Thursday, 5 February 2009

A Shared Table

This past week I have been in Las Vegas (of all places) at a conference (that is a story for another day). We were scheduled to fly home straight after the conference but due to mechanical problems, we missed our connecting flight and this meant we spent an unexpected day in San Francisco. It was interesting to watch the reaction of other passengers to this news. I decided to treat it as a bonus and to make the most of having a day to explore San Francisco. It would be fair to say that many others weren’t quite as excited as I was – but we still all spent that extra day in San Francisco.

What I wanted to share with you was an experience I enjoyed in an extraordinary eatery that I stumbled across in the very popular and trendy “Ferry Building” down on the harbour-side (

Being winter over there I was drawn to this little café and larder – I’m not sure whether it was from the food I saw being served or the actual warmth of the place. However despite these it had a special energy and I’m certain that this is what attracted me. As I stepped inside I felt an air of calm and peace. The staff seemed to be genuinely pleased to serve us (as opposed to the more contrived service we experienced in Las Vegas).

I was attracted to a large wooden shared table for twelve just inside the door. It was laid simply with vases of fresh flowers. “Boulette”, the long-haired beloved, resident sheep-dog lay asleep under the table and as a bonus he was happy to be used as a big woolly rug to keep our feet warm. The kitchen stoves and ovens were close to the table – large benches and a huge canopy housing the copper pots and utensils added to the homely feel. It reminded me of a large country kitchen.

What was so remarkable was that there were five chefs quietly, calmly and efficiently preparing our meals in close proximity to our table. Each chef was fully focused on their work and I could almost feel their warm, positive energy transfer to the food they were preparing. This kitchen was quiet and calm (almost soulful) – nothing like the loud, raucous and hostile kitchens made famous by some TV chefs. The food on offer was seasonal and sourced from local farmers – a relationship respected and developed over the past 30 years between the farmers and the owner of the café.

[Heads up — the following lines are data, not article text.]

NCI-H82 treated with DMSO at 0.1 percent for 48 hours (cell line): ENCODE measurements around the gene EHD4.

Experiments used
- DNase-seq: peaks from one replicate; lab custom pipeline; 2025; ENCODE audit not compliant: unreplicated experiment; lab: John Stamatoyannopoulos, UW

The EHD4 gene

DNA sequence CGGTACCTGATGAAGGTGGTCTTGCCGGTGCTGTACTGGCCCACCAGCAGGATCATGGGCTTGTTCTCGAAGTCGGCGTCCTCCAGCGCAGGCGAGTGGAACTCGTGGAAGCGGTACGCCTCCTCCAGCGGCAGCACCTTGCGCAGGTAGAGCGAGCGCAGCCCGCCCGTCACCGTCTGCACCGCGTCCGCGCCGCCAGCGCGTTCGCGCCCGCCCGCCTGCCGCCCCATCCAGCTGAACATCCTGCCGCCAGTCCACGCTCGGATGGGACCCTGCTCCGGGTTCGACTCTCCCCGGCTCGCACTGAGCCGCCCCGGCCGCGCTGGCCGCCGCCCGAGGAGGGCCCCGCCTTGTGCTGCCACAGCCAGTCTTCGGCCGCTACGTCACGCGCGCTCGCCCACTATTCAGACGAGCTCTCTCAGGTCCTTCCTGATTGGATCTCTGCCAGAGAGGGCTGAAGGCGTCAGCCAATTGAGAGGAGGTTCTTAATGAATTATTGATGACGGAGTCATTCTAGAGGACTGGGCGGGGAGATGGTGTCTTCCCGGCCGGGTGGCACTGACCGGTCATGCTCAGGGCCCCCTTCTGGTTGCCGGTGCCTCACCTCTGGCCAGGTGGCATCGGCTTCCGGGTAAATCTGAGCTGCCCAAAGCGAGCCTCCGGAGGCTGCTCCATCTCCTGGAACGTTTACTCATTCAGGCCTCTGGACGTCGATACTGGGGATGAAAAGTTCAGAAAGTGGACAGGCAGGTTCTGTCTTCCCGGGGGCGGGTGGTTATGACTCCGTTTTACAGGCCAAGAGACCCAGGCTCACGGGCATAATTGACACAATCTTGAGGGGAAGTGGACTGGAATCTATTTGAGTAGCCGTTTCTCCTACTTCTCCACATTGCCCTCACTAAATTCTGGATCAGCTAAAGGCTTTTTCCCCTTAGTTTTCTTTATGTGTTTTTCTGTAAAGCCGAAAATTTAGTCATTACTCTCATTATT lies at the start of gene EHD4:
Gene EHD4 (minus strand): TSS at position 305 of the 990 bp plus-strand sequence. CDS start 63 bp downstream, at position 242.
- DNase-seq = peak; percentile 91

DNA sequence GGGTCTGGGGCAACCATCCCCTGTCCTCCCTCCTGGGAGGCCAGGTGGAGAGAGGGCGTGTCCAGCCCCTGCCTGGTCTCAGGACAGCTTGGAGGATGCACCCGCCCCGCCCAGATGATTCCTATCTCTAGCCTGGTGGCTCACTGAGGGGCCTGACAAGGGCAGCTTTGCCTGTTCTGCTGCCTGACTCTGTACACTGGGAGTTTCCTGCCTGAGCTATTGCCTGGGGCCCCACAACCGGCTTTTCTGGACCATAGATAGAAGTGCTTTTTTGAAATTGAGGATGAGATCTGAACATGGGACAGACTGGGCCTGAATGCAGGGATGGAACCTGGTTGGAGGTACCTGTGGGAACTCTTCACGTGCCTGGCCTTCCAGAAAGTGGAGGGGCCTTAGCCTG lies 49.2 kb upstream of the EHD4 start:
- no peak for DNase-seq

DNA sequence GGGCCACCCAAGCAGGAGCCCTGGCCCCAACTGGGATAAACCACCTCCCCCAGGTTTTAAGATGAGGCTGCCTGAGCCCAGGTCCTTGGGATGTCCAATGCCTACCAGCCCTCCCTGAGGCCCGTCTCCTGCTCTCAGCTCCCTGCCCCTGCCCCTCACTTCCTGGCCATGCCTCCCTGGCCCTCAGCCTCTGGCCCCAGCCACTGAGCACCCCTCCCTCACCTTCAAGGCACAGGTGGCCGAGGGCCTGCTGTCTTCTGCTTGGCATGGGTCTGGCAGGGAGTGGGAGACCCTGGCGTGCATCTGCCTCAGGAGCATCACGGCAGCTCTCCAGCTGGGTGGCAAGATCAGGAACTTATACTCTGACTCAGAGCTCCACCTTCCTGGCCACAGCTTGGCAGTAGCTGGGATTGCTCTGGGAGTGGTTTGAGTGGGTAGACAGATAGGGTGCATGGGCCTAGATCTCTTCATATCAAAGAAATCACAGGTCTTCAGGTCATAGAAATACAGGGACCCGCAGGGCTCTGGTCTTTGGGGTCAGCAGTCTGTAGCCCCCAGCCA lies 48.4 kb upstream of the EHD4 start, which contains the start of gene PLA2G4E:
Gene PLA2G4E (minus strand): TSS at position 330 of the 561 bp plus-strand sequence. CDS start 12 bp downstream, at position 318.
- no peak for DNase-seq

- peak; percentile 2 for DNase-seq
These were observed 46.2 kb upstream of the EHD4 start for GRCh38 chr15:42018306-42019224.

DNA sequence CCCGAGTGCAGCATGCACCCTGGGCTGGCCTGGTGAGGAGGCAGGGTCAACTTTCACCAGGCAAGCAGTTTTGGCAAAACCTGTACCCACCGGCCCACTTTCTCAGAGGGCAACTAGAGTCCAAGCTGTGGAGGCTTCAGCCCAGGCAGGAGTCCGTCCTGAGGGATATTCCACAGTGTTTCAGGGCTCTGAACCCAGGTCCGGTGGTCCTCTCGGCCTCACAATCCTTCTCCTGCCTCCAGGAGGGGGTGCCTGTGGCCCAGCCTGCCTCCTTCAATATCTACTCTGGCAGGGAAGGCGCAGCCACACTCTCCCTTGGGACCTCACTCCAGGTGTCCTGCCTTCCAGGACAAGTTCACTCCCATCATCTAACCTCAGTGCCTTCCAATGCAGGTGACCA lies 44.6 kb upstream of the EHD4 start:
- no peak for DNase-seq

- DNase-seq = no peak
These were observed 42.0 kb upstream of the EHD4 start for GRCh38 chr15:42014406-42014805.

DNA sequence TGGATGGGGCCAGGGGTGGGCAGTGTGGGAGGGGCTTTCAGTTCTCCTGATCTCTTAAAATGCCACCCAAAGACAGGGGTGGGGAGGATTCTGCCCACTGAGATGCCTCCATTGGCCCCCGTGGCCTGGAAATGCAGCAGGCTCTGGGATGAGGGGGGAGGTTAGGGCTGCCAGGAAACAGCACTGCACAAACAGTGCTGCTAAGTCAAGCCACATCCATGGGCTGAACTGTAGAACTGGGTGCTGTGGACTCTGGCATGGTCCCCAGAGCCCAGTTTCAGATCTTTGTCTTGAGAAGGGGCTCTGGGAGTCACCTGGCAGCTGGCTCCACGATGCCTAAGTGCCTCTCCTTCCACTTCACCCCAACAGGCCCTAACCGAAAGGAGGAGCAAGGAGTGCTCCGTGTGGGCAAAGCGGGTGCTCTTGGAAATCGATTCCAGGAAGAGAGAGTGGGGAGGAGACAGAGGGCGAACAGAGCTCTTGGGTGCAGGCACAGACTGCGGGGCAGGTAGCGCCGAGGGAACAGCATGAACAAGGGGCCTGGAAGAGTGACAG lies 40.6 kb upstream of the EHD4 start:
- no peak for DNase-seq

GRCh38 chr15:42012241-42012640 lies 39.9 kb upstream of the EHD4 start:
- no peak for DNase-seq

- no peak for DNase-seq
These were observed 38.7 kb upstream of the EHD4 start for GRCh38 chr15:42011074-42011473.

The café embraced “slow food” principles. Slow Food is an international organisation made up of convivia (regional or local groups). Members of each convivium are people who are interested in food and who value local, seasonal food, prepared traditionally (often by methods passed down through families). For more about the Slow Food movement go to

I am a great believer in food having its own energy and taking on the energy of those who prepare it. If a meal is prepared with love and care, then the food takes on some of that energy and when we eat it we get the benefits. I also think there is magic in a shared table – something that unfortunately in today’s hectic world tends to be reserved only for celebrations like Christmas and birthdays.

My meal was beautiful. I had scrambled eggs (cooked to perfection) on sour dough bread. These were teamed with shaved turnip, radish and pieces of pomegranate. A touch of lemon-infused olive oil was splashed over the top just to balance the flavours. My colleague commented that this was the only meal I had actually finished on the whole trip! And she was right – not only did the food taste amazing but the whole experience was very nurturing.

I believe the attitude the chefs brought to the whole experience was the most important thing. It was obvious to me as I watched them work that they were very focused and nurturing in their attitude to the food they were preparing and that they cared about me as a diner.

This was the quintessential dining experience – one that only comes along occasionally. It was an experience to be relished and remembered.

I hope you get a chance this season to share a leisurely, lovingly cooked meal with friends and family. I hope that you get an opportunity to take on the wonderful energy of those around you and of food that has been thoughtfully prepared. And that you are nourished on all levels – something that cannot be bought but is a most precious gift.

I wish you all a very Happy Christmas and would like to express my heart felt thanks for your support in 2008. I hope your experience at Mammoth is like my experience at Boulettes Larder. We are overwhelmed with your response and support and thank you for spending some time with us this year.

Merry Christmas and we hope you have a Wonderful and Healthy 2009.


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